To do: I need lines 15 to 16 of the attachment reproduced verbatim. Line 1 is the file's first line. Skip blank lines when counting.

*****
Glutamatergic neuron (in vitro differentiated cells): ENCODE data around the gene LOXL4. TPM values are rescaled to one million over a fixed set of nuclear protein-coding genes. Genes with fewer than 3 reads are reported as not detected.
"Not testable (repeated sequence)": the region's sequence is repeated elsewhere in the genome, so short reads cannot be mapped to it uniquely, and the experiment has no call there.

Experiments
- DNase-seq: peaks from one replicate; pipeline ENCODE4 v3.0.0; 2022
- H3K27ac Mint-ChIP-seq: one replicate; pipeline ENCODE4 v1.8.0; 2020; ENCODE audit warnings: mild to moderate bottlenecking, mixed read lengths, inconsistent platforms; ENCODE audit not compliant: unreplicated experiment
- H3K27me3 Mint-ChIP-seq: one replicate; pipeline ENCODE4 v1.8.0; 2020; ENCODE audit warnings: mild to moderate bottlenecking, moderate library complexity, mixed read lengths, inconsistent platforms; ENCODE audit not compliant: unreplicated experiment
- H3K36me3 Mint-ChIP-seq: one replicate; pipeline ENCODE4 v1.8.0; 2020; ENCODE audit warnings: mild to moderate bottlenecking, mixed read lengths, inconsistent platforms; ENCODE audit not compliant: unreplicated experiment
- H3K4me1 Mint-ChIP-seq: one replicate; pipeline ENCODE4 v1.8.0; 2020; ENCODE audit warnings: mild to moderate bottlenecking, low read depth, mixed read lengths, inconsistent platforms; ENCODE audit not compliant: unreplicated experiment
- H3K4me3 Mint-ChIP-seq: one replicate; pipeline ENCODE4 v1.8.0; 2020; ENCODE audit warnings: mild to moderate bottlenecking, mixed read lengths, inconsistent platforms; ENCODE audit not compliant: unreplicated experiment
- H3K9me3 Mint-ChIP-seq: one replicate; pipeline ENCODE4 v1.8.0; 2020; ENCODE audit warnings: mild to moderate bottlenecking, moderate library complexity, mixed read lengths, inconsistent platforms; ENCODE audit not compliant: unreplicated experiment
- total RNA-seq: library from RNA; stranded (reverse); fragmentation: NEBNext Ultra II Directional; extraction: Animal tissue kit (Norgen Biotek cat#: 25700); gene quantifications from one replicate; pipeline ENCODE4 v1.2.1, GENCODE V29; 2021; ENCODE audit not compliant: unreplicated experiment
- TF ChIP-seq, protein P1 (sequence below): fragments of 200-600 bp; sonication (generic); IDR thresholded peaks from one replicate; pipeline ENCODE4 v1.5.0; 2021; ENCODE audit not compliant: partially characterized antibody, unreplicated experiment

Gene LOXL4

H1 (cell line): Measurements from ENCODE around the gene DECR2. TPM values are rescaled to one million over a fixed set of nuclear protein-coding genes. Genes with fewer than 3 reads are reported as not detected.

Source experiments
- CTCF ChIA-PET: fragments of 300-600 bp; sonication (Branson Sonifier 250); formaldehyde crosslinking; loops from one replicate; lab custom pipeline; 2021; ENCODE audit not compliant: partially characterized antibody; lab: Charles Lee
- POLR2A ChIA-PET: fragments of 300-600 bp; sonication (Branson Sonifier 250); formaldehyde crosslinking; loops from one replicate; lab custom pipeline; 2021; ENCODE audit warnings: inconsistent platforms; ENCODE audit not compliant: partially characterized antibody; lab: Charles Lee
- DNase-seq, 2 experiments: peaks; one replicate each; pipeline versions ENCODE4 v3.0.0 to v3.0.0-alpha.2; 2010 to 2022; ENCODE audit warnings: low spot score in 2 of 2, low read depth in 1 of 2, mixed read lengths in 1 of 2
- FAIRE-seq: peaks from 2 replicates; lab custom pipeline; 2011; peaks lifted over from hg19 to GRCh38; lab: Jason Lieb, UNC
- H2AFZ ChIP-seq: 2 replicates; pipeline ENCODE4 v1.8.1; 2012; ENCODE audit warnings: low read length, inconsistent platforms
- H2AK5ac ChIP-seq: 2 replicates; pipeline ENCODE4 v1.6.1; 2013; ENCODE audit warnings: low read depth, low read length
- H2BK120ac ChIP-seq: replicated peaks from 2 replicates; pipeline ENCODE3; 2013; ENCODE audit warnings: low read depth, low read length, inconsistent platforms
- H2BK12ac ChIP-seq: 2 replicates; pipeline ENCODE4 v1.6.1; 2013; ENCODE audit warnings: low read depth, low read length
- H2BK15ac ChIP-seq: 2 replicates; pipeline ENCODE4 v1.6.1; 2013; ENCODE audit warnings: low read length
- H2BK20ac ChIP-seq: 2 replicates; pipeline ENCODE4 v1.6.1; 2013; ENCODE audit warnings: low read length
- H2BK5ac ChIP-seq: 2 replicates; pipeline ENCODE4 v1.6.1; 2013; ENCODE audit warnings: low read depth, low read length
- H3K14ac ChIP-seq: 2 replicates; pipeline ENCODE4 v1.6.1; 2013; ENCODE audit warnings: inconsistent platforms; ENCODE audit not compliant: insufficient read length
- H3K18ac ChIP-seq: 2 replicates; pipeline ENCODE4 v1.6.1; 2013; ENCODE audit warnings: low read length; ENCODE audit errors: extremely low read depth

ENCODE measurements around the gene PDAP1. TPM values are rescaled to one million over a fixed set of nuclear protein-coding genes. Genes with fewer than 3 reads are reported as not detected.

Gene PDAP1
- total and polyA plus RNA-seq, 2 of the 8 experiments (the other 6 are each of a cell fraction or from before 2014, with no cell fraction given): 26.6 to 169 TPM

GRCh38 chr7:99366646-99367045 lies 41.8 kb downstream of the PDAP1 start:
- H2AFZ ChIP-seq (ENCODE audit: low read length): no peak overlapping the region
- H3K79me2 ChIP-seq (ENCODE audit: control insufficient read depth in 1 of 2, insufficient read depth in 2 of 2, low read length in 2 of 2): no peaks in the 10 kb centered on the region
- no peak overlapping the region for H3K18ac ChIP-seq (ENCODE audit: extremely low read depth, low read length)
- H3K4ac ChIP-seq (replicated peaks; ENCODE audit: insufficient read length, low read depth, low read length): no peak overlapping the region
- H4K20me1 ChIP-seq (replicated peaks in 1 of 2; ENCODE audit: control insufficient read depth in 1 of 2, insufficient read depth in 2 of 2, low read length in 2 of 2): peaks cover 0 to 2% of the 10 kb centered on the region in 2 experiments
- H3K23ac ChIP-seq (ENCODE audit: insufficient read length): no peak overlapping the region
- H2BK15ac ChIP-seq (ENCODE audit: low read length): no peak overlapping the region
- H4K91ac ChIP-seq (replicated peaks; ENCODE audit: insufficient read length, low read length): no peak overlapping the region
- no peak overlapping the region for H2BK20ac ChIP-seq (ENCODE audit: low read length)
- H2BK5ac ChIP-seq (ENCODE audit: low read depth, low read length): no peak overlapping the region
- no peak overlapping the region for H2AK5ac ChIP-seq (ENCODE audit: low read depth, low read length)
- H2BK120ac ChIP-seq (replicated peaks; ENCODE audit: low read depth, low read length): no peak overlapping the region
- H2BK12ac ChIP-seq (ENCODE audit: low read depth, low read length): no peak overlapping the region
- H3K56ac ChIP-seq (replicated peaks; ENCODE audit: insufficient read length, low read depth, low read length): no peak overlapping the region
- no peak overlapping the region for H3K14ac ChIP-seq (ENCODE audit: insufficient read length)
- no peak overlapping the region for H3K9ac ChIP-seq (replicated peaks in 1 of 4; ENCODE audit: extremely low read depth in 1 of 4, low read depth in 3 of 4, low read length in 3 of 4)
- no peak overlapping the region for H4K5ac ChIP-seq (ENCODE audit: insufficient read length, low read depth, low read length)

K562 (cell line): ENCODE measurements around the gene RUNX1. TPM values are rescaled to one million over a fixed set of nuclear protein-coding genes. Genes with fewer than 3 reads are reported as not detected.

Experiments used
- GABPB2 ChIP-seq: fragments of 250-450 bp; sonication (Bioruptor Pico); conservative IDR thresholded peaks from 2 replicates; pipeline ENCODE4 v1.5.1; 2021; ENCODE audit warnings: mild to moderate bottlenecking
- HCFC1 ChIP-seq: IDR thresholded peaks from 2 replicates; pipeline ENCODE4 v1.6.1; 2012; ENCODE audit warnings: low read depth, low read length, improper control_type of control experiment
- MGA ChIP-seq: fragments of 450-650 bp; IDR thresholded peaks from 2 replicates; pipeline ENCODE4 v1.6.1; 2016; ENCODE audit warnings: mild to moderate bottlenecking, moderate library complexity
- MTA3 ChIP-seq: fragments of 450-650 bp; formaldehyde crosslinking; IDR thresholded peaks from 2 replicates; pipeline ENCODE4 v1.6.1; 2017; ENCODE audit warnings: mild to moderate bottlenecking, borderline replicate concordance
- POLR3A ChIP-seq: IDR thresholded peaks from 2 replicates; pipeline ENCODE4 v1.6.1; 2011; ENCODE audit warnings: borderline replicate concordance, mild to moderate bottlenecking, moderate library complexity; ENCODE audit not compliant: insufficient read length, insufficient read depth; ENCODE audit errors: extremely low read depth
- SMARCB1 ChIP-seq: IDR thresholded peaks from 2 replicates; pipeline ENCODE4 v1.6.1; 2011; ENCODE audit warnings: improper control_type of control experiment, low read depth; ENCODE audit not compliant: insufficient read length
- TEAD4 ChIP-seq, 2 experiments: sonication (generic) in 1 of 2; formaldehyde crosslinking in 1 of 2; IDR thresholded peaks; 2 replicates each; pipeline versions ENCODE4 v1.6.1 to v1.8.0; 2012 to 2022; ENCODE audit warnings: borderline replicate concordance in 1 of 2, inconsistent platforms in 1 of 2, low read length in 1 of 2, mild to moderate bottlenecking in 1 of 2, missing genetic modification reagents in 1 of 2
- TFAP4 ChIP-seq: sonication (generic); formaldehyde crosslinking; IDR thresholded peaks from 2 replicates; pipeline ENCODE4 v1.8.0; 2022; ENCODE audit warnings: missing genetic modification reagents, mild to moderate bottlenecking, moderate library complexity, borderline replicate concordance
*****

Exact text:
Source experiments
- CTCF ChIA-PET: fragments of 300-600 bp; sonication (Branson Sonifier 250); formaldehyde crosslinking; loops from one replicate; lab custom pipeline; 2021; ENCODE audit not compliant: partially characterized antibody; lab: Charles Lee